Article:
Solar Panel Leasing Scheme Threatens Home Ownership

Published May 12, 2015

An increasing number of homeowners are receiving an unhappy surprise, a lien placed on their home by solar power companies they allowed to place solar panels on their homes in exchange for signing a long-term, typically 20 year, lease to purchase the power produced. 

The solar companies, promise lower electric bills. Yet, all too often homeowners electric bills actually increase, their homes are damaged during the installation process, or the installations don’t meet city codes and have to be redone at additional costs. 

Homeowners Face Liens

Now a new specter is rising to haunt homeowners, solar companies are placing liens on homes with solar installations, making it difficult for the owners to get loans, refinance or sell their homes. 

An April 15, by Tori Richards, highlights the trials and travails of homeowners contracting with SolarCity, a company founded by billionaire Elon Musk, for solar power from panels placed on their homes. 

One homeowner, Jeff Leeds, agreed to allow the company to install solar panels on this home in exchange for a 20-year lease. According to the article, Leeds claims it was the sorriest day in his life, “like partnering with the devil.” Watchdog reports, Leeds “has endured skyrocketing electric bills, installation of an inferior system and contract violations because SolarCity refuses to clean the panels or to provide a payment for his system’s poor performance.”

Recently, Leeds got a new surprise, “a notice from his bank telling him that SolarCity had placed a lien on his home, and that his equity line of credit application could not proceed until the lien was removed.”

Leed’s experience is not unique. One California banker, granted anonymity by Watchdog because she was not authorized to speak publicly on the topic, says she encounters enraged homeowners facing scenarios similar to Leeds five to 10 times a day. “‘This is my nightmare for 2015,’ the banker said. ‘(Homeowners) have no idea what they’ve gotten themselves into. (Fixture filings) are definitely liens.'” 

James Taylor, senior fellow in energy and the environment with The Heartland Institute, publisher of the Heartlander, was unsurprised to learn solar company business practices were not above board. Taylor said, “the solar power industry is one of the worst actors in American business and politics. Federal taxpayers are forced to pay 30 percent of the costs for virtually all solar power projects, yet the solar power returns nothing back to taxpayers.”

“Putting liens on people’s houses and hiding predatory clauses in the fine print of solar power contracts are just a small sample of the solar power industry’s unethical behavior,” said Taylor. “The time has come for government to stop bestowing special favors on this corrupt industry.” 

Lawmakers Take Notice

With the number of complaints mounting, lawmakers are getting involved.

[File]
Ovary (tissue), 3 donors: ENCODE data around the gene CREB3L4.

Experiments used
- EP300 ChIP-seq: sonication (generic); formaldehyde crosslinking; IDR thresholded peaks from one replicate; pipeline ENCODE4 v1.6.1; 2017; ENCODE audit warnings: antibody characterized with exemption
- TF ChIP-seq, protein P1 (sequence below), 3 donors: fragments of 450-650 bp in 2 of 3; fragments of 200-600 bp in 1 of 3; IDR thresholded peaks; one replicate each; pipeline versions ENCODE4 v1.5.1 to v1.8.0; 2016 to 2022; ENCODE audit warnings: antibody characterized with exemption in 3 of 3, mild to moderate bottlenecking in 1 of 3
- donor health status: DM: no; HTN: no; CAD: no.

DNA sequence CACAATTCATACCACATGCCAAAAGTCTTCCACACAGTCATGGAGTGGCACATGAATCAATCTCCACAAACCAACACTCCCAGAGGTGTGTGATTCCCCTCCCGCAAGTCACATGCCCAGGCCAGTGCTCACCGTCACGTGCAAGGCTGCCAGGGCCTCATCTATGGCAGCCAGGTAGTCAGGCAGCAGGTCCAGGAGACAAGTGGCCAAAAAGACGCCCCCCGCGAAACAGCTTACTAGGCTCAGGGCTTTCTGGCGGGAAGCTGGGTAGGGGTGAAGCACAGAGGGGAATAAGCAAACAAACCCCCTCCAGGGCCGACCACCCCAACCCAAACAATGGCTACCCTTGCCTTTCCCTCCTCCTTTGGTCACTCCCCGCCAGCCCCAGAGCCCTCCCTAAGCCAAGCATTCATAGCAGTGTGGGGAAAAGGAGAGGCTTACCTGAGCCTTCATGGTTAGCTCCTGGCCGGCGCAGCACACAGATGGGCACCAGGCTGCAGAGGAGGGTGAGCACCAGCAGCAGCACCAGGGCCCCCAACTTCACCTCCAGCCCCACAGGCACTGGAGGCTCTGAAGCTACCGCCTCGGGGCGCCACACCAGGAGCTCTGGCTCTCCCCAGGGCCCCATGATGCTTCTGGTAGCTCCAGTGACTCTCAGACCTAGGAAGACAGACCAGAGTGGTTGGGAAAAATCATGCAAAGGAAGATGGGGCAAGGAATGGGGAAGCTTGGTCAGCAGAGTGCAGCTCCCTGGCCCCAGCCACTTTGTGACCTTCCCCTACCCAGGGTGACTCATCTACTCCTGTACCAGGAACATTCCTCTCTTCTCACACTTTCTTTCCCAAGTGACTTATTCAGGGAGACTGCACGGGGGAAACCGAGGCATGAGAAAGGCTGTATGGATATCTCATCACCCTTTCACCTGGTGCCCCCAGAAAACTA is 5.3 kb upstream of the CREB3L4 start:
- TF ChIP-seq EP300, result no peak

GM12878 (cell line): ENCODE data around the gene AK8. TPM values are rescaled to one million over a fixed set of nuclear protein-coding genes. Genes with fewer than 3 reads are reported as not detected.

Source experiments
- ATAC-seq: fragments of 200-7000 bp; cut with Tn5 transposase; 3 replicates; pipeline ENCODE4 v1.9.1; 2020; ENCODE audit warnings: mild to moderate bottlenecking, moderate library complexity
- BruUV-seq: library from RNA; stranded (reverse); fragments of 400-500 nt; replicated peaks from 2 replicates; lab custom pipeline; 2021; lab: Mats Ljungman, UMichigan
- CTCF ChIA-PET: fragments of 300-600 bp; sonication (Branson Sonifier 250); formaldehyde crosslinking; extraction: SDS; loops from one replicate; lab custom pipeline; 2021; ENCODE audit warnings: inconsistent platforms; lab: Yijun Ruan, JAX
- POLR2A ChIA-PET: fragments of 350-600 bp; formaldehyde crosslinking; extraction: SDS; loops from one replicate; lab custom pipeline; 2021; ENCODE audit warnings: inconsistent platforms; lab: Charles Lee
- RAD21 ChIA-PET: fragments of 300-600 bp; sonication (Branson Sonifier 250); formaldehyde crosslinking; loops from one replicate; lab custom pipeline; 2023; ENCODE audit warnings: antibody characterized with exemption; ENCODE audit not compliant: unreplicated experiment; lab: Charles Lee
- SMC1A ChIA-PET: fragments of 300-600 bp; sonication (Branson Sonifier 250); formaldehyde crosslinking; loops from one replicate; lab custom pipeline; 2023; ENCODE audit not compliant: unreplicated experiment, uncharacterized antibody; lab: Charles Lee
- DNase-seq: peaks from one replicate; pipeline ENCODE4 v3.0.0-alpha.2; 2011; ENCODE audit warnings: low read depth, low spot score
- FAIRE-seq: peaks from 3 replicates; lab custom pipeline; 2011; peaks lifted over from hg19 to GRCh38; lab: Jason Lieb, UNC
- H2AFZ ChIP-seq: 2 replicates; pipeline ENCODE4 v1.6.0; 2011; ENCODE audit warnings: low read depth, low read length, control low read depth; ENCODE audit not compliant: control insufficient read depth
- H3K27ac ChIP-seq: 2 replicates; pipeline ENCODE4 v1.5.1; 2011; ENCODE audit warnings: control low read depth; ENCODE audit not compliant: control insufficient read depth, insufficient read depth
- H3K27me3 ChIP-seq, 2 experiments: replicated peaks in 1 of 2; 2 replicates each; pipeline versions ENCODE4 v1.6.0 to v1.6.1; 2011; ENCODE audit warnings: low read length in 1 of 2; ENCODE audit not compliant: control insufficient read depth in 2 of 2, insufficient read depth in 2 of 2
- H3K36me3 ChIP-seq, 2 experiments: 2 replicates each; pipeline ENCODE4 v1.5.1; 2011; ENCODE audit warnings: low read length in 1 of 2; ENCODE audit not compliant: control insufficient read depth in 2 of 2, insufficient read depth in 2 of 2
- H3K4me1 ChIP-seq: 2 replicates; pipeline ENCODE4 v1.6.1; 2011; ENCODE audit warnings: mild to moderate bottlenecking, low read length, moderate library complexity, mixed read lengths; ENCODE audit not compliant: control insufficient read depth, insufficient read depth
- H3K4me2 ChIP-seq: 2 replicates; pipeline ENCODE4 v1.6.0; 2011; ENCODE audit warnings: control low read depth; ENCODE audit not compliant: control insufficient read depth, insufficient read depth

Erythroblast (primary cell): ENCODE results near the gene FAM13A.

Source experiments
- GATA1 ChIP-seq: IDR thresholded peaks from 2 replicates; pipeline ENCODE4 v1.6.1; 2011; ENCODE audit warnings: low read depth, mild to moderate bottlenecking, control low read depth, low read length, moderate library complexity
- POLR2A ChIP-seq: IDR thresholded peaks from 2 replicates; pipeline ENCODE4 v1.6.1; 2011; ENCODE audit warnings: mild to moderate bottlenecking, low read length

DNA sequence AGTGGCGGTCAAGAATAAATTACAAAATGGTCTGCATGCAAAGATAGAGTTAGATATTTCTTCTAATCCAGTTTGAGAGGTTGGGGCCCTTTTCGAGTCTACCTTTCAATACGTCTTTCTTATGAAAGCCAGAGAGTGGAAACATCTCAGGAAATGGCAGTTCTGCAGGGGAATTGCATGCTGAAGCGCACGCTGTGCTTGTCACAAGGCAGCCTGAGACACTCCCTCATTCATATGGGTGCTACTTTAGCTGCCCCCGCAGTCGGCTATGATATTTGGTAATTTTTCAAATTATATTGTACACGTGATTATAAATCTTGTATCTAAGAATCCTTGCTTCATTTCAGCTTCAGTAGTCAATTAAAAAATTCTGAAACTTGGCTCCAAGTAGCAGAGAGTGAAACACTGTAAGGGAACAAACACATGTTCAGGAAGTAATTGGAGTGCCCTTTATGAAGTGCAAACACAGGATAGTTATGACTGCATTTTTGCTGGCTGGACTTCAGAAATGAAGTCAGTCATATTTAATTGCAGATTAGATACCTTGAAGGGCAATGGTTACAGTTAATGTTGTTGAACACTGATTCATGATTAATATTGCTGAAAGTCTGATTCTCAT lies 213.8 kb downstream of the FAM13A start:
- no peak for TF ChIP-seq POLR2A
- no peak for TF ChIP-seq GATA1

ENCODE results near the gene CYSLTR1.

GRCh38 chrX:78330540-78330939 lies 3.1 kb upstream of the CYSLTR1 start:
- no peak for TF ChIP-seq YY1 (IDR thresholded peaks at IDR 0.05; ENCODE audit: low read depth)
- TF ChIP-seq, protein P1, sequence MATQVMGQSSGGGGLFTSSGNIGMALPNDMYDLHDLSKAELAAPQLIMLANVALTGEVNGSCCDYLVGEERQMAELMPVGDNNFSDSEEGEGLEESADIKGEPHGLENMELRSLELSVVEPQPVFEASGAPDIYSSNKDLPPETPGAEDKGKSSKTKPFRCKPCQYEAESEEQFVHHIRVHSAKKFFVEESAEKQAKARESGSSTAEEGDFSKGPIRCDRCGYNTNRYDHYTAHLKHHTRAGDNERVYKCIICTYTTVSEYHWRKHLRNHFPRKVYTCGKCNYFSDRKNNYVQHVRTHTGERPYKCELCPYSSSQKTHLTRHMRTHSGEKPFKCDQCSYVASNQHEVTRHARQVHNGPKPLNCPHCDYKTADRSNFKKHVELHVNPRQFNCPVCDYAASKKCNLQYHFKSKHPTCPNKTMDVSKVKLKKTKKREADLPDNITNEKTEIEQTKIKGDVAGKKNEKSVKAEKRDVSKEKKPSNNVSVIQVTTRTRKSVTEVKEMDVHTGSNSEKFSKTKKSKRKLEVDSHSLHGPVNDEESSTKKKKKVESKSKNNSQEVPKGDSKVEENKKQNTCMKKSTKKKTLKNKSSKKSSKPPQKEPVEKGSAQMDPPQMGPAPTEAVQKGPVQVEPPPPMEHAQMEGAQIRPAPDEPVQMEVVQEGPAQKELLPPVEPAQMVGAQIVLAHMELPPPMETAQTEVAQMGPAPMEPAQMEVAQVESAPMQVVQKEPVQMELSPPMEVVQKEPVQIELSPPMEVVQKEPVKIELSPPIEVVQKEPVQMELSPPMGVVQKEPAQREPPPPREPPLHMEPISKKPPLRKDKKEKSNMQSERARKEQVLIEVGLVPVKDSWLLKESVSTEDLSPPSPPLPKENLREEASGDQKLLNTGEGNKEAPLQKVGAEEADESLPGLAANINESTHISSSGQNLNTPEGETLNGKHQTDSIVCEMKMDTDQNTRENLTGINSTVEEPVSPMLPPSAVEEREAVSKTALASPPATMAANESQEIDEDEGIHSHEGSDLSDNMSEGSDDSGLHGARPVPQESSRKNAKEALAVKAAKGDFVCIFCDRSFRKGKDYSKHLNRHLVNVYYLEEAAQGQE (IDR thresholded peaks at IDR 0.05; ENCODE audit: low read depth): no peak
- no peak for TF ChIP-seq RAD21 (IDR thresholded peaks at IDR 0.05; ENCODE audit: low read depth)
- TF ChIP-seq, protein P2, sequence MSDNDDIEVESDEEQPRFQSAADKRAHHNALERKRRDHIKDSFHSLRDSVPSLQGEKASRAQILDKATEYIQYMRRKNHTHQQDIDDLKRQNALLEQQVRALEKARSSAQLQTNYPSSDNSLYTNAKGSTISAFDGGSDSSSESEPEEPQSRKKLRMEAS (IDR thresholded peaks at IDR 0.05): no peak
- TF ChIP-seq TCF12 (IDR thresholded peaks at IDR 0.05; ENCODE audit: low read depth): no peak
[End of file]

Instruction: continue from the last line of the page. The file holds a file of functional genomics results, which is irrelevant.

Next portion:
Arizona state Sen. Debbie Lesko (R-Peoria) co-authored a law increasing the transparency of solar contracts in Arizona. Beginning January 1, lease contracts for rooftop solar panels must disclose the total price to be paid over the life of the contract, including interest; any restrictions, including liens, or impacts the buyer may face in transferring or modifying the property or loans related to it and allow the homeowner the right to cancel the contract for up to three business days after signing. 

Lesko acted after being inundated with constituent complaints concerning solar contract problems including a letter from one couple in their 80’s who found themselves unable to sell their home due to a solar-panel lease. 

Right up until the Arizona’s governor signed the bill into law, Watchdog reports, SolarCity and another solar contractor, Sunrun, fought the bill, hiring lobbyists who flooded lawmakers offices with meeting requests and press releases. 

Richards also notes the United States Congress has also taken notice of complaints about the roof-top solar industry’s business practices. Letters sent by 12 Republicans to the U.S. Federal Trade Commission and four Democrats to the Consumer Financial Protection Bureau asked these agencies to investigate concerns solar rooftop “leases are not offered in good faith or with accurate disclosures.” 

U.S. Energy Secretary Ernest Moniz faced tough questioning at a Feb. 12 Capitol Hill hearing of the Senate Committee on Energy and Natural Resources, where questionable solar power business practices were discussed. Sen. Jeff Flake (R-AZ), asked Moniz, “After entering into these long-term agreements, a lot are in for a surprise when they realize they have to pay off a lien put on their house. What role, if any, can or does DOE plan to play in ensuring these companies who access federal tax incentives in particular … aren’t misrepresenting what they are doing to their customers?”

Moniz admitted he was unaware of the problem of liens, but assured the Senator he would look into it.

H. Sterling Burnett ([email protected]) is managing editor of Environment & Climate News.


Tori Richards, “Surprised solar customers find themselves with liens,”, 4/15/15;


Paul Gosar (R-AZ), et. al, Republican Letter to FTC Chairwoman Edith Ramirez concerning roof-top solar business practices, 12/12/14,


Ann Kirkpatrick (D-AZ), et. al, Democrat letter to Richard Cordray, director of the Consumer Finance Protection Bureau, 11/19/14;